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Turning the Program Around: Is This the Year?

Cagemen Hope to Ride Fast Start to Respectability

By Peter K. Han

All summer long, on courts across the country, it happened.

Jared Leake in New York City. Tarik Campbell in Cambridge. Darren Rankin in Chicago. Terrence Mann in Southern California. Kyle Snowden in Boston. The list goes on and on.

No matter where they spent their summers, it seems, the members of the 1993-94 Harvard men's basketball team decided that this season would be about hard work and sacrifice and, as team captain Campbell put it, "not selling ourselves short."

This year, the team wants respect.

"We want to start off the season fast and get a little confidence going," said Rankin, a sophomore power forward. "We're going to be a lot better this season, and we want the other teams to realize that."

Such words sound strange for a team coming off two consecutive 6-20 seasons. They sound even stranger when you consider that the squad has lost its top scorer and rebounder from last season, and that no player on the current roster has averaged more than 11 points per game in college.

But the boys of Briggs Cage just might be on to something.

With a talented backcourt, improved depth at every position and a slightly easier schedule, Harvard stands poised to make several breakthroughs this season.

"We have a lot of questions, obviously, with Tyler [Rullman '93, the school's third all-time leading scorer] and Arturo [Llopis '93, the Ivy League's leading rebounder last season] gone," said Coach Frank Sullivan before a recent practice.

"We don't have any recognized scorers or All-League players, and only time will tell how we respond to those challenges," he continued, scanning the host of fresh faces warming up on the court. "But we do have a lot of interesting potential."

Ah, potential. That old word again. When was the last time that Harvard basketball wasn't defined with that term? Jaded fans probably wish that "potential" would give way once in awhile to "winning."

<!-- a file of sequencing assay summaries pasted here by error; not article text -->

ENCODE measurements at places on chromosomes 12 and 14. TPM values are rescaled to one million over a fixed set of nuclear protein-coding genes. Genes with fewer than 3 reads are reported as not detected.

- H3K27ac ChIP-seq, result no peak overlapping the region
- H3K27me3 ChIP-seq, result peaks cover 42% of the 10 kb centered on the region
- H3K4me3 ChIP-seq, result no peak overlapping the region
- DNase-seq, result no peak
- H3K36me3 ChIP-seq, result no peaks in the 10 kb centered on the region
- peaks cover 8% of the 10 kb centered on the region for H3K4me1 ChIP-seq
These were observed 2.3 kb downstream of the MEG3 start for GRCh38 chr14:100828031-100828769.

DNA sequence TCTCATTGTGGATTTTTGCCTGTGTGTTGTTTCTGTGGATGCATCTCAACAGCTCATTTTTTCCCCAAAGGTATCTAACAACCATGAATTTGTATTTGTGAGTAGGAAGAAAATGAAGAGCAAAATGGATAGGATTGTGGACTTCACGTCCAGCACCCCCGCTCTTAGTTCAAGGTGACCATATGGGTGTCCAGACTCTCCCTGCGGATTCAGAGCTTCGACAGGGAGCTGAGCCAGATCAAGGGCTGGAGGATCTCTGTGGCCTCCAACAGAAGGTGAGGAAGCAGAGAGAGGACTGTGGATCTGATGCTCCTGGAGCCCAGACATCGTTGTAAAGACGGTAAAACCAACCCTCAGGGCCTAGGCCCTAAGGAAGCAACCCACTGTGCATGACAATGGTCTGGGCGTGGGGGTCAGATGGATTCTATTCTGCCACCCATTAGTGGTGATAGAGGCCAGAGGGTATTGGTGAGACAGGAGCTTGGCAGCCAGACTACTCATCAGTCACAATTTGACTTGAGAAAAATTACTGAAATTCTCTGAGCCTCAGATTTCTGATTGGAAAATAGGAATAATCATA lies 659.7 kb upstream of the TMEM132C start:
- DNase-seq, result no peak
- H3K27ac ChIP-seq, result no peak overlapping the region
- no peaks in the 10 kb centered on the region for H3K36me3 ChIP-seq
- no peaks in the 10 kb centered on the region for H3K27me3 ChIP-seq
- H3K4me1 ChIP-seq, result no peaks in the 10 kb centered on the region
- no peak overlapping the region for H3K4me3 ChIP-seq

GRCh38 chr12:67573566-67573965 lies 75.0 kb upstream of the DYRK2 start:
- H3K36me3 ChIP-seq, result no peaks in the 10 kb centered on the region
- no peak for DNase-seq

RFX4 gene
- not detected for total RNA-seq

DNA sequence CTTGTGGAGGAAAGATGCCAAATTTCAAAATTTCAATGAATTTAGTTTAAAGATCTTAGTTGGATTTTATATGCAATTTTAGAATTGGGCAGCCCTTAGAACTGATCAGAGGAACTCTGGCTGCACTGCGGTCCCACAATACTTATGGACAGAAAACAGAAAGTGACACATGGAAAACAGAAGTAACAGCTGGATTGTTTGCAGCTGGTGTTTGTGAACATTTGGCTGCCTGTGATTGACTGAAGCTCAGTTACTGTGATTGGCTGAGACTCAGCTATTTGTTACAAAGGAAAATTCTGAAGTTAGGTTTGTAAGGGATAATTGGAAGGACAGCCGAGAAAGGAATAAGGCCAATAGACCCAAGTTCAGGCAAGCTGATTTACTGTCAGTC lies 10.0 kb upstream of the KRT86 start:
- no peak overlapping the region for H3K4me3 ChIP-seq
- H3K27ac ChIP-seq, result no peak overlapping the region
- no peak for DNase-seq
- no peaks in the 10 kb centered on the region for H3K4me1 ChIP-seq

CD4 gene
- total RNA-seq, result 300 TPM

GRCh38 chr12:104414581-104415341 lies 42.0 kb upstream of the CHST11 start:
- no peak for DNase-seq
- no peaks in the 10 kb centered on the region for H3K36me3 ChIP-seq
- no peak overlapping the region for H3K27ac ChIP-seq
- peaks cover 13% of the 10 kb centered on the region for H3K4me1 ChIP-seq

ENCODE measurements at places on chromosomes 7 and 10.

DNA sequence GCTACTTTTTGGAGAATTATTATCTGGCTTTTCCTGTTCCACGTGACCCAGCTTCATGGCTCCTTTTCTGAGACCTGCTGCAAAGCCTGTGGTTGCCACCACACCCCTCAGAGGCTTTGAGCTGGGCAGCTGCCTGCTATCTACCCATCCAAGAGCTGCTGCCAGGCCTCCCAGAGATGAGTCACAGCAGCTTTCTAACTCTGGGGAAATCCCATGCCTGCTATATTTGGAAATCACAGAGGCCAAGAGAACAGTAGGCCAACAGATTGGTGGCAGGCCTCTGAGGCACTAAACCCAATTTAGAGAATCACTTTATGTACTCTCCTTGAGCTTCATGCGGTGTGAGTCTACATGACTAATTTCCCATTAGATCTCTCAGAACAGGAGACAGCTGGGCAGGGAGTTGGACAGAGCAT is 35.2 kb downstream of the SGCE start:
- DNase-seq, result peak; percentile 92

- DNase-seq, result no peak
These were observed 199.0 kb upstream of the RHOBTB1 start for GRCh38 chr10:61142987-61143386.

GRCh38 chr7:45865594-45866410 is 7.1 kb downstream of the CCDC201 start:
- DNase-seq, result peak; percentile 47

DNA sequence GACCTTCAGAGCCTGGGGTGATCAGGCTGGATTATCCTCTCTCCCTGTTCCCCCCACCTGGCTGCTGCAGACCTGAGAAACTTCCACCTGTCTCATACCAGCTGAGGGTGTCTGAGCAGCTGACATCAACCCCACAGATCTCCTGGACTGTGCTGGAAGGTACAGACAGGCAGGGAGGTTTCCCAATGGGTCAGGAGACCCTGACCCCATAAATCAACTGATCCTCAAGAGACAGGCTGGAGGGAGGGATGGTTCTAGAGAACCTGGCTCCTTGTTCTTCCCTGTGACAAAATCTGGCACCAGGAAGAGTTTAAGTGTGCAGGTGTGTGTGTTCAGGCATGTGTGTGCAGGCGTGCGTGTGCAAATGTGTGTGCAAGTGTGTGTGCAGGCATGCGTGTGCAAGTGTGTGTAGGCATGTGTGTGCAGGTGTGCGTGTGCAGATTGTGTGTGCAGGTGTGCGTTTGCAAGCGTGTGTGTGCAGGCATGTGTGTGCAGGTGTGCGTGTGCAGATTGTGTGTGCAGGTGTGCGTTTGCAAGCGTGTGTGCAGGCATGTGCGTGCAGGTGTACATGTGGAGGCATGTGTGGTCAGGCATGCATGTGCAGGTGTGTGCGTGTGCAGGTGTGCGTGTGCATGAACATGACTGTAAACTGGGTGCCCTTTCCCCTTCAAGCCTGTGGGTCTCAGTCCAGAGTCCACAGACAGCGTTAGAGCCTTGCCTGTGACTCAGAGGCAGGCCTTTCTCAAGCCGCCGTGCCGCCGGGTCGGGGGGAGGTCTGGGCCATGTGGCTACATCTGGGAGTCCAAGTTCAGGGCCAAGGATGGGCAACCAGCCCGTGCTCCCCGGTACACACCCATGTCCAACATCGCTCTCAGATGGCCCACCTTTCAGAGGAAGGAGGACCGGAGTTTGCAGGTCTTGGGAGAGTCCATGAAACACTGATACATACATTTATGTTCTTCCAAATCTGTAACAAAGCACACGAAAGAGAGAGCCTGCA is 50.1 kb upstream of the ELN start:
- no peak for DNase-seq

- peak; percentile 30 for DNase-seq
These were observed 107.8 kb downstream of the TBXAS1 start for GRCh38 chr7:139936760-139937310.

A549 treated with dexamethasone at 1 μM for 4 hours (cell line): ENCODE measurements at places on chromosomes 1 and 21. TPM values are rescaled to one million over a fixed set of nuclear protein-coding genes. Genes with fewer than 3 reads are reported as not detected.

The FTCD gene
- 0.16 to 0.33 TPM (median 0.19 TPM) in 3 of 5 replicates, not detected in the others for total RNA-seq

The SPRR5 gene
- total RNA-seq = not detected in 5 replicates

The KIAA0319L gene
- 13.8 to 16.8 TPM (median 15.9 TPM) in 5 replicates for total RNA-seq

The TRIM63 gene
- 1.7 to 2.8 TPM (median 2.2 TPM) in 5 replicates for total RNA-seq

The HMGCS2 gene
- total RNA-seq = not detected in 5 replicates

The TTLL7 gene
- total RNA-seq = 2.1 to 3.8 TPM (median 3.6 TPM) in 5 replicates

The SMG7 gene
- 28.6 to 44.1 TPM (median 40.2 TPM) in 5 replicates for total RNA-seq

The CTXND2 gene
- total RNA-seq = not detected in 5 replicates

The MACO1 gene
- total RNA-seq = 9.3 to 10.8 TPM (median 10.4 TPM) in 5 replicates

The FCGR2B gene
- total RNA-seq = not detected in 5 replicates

But those fans might get their wish this season.

"We'll be better this year. I'm optimistic of that," junior guard Jared Leake said. "Our schedule's a lot more favorable, and I think people are picking us too low in the Ivy League."

Indeed, the Crimson starts its season with three eminently winnable games at home, against Babson, St. Francis and Colgate, and then plays Lehigh, Vermont and Boston University, three more possible wins, in the next five games.

And while Penn and Princeton are the acknowledged favorites in the race for the Ancient Eight crown (see related story), players and coaches alike seem unwilling to concede to the seventh place prediction accorded to Harvard in the League's preseason media poll.

"After Penn, Princeton and maybe Cornell, there's sort of a logjam that only the season will be able to separate," Sullivan said.

"It's going to be a question of who can becomegood in that group, who can have their playersrise to the occasion. We are prepared to look atourselves as part of that," he said.

Looking at his team, Sullivan has a wider arrayof weapons from which to choose than he did lastseason.

The backcourt, without a doubt, is the squad'sstrong point. The explosive 5'10" Campbell leadsthe way (see related story), averaging 11.5points, 5.9 assists and 4 rebounds per game lastseason as the team's point guard.

Junior James White, who started at off guardlast season until he suffered a nasty toe injuryhalfway through the campaign, will be a key partof the rotation. So will sophomore Mike Gilmore, aguard-forward who averaged 7.7 points last yearwhile shooting .390 from three point range.

Junior Dan Morris, who was Campbell's primarybackup last season, will provide depth, as willLeake, who started two years ago as a freshman butwho suffered through a lackluster sophomorecampaign.

Add in senior Matt McClain, who sat out most oflast season after averaging nearly 10 points pergame two years ago, junior Fred Scott and freshmanDavid Demian--"He scored loads of points in highschool out in California," noted Sullivan--and itbecomes clear that there are almost too manybodies for Sullivan to play.

The frontcourt, unfortunately, is anotherquestion. With the departure of Rullman, Llopisand power forward Eric Carter, Harvard loses acombined 34 points and 17 rebounds per game.

"We have a lot of bangers coming in, and theyhave to get with the experienced guys tocompensate for the loss of [Llopis] inside,"Campbell said.

Kevin Fricka, a junior who transferred in fromArmy, will attempt to fill the void at center.With his savvy, physical play, the 6'8" Fricka hasalready garnered the respect of his teammates andcoach.

"In Kevin, we have someone with a lot ofDivision I experience [Fricka started for a seasonat Army] who can pass the ball and create someoffense inside," Sullivan said. When Fricka comesout of the game, junior Paul Kubiak and seniorAnikar Chhabra, two still-improving players, willlikely see time.

They will be joined by a strong contingent ofpower forwards which is led by sophomore DarrenRankin, the starter during the second half of lastyear. Rankin will combine with classmate TerrenceMann and two freshmen, Kyle Snowden and ChrisGrancio, to beef up the Crimson presenceunderneath the boards.

Even when the personnel questions are answered,though, a host of other concerns greets the team.